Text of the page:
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American Cardinal Raymond Burke sparks controversy, exerts influence


When some American Catholics worry that the hierarchy is tilting toward the Republican Party, or taking the church back to the 19th century (or earlier), they often point to Cardinal Raymond Burke as Exhibit A..

That’s understandable, because love him or loathe him — and few are on the fence — Burke’s many pronouncements on politics and the culture wars have given both fans and critics plenty of ammunition for their respective views.

Back when he was archbishop of St. Louis in 2004, for instance, Burke touched off a fierce debate by declaring that Catholic politicians such as John Kerry who support abortion rights should be denied Communion. Voters who supported them were in grave peril too, he added.

Burke doubled down on those views after Pope Benedict XVI appointed him to a top Vatican job in 2008, saying that under President Obama the Democratic party “risks transforming itself definitively into a ‘party of death’.” In 2009, Burke fueled another controversy when he said that the late Sen. Edward Kennedy should have been denied a church funeral for his support of abortion rights and gay rights.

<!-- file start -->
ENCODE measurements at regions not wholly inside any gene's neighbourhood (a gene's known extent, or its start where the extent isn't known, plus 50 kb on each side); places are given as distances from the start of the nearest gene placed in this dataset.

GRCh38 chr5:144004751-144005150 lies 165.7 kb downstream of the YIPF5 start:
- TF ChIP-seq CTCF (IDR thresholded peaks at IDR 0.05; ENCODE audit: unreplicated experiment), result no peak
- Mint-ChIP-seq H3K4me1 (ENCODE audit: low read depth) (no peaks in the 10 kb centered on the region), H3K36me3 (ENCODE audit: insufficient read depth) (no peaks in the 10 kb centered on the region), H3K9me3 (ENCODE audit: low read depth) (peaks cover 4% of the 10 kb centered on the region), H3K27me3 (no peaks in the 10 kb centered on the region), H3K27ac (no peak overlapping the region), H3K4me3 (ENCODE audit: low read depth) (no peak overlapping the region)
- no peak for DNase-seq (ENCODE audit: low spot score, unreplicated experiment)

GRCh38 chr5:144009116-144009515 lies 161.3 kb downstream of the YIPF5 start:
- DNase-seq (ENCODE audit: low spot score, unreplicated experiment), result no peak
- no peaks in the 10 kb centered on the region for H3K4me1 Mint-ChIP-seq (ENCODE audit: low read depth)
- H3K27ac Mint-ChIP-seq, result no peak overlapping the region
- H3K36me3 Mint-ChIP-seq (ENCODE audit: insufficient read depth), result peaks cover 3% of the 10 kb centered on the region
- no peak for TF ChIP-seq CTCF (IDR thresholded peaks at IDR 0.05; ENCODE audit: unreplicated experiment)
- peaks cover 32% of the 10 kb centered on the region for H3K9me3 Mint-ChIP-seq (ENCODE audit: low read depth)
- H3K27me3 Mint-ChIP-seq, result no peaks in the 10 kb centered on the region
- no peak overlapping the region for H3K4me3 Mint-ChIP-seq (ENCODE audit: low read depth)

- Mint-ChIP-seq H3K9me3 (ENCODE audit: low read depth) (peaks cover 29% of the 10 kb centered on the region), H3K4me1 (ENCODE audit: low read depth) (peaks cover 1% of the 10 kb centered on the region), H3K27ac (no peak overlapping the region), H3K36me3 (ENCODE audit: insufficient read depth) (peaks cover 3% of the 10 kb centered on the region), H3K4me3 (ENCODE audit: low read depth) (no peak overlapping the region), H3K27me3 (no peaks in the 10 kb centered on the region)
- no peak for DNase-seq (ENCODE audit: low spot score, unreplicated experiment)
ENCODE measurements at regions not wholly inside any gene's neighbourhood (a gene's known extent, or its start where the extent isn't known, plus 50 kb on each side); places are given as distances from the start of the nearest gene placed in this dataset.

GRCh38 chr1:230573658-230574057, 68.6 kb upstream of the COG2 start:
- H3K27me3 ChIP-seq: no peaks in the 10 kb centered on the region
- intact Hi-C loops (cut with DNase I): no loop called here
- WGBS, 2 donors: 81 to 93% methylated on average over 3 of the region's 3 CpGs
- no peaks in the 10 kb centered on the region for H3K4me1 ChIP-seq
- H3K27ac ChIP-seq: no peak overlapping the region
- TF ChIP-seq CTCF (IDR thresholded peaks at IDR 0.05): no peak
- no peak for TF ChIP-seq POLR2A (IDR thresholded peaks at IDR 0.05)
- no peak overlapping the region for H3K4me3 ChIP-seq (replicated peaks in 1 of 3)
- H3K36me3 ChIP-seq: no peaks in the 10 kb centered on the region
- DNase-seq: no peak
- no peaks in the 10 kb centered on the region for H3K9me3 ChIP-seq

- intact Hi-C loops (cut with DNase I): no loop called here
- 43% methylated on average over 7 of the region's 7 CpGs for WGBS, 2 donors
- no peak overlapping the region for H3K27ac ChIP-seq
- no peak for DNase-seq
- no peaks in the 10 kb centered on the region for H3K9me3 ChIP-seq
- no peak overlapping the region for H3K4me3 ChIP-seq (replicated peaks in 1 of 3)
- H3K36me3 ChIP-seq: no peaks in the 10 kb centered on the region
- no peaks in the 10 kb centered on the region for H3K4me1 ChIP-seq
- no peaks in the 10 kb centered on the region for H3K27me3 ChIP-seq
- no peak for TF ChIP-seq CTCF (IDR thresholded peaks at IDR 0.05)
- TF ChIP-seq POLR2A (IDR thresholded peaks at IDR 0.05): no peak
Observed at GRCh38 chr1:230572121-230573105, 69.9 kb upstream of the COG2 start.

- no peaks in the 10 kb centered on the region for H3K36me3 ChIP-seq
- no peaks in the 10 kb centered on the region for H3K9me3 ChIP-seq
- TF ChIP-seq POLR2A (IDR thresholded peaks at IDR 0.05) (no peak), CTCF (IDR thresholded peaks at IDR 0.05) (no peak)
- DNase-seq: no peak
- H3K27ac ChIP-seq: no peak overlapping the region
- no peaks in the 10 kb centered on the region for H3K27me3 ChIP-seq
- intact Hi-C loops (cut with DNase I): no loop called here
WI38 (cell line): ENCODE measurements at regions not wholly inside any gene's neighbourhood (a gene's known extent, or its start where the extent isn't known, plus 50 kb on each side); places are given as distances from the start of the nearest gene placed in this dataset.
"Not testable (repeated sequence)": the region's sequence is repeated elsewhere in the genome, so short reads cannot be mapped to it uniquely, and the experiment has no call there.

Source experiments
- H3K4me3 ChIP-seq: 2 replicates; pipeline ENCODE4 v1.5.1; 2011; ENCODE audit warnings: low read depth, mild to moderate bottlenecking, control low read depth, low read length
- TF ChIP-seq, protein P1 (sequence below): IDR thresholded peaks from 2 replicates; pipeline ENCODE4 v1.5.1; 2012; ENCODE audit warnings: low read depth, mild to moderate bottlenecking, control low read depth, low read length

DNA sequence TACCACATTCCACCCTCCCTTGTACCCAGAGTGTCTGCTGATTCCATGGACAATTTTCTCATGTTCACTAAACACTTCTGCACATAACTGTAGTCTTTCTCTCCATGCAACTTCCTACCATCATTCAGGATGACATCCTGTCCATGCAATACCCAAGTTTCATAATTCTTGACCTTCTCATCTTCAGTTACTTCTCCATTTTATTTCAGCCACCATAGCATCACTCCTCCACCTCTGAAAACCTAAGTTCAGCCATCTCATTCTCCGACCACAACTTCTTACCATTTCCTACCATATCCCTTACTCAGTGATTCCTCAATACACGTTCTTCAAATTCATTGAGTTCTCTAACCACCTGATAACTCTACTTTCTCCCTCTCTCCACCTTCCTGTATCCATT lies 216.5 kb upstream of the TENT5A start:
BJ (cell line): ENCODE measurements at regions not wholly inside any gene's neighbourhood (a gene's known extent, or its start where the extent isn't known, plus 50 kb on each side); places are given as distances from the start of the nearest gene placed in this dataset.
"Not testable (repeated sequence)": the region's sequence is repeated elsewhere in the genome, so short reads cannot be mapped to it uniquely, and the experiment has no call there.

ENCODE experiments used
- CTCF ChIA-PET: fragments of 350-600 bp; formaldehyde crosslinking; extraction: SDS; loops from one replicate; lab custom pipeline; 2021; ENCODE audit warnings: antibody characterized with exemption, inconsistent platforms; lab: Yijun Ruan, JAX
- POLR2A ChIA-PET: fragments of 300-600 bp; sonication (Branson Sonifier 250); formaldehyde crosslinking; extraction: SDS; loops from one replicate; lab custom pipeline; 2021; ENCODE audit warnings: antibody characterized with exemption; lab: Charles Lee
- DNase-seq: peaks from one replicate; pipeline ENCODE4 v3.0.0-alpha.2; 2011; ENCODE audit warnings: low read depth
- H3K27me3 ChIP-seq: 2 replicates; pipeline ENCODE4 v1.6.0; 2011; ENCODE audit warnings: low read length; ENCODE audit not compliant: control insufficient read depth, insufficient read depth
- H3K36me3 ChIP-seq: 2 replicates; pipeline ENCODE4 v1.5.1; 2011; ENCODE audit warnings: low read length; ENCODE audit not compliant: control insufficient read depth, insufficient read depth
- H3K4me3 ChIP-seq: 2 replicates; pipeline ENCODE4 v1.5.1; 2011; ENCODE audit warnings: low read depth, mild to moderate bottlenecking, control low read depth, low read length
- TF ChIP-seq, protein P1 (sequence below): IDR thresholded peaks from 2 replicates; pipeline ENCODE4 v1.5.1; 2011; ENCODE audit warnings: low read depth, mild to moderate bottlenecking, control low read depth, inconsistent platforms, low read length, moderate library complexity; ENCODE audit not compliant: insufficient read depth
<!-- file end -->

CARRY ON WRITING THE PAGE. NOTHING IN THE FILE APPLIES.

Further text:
“They can’t say anything about me that would surprise me,” Burke said with a soft laugh when asked in a recent interview about the passionate reactions sparked by his public stands.

“To be honest with you, I’m the sort of person who would be very happy not to have to speak out. I’m not a person who by nature likes to do that. But I believe it’s my obligation,” said Burke, who is always affable and remains accessible to the media. “It’s a responsibility that’s been given to me. I try to do it, though certainly not perfectly.”

The 63-year-old prelate — in his workaday attire of black cassock with red piping and a scarlet sash with matching skullcap — was speaking in his gilded offices on the upper floors of the 16th century Palazzo della Cancelleria, one of the most famous Renaissance palaces in Rome that now houses the Catholic Church’s highest court. [More]


RNS/The Washington Post



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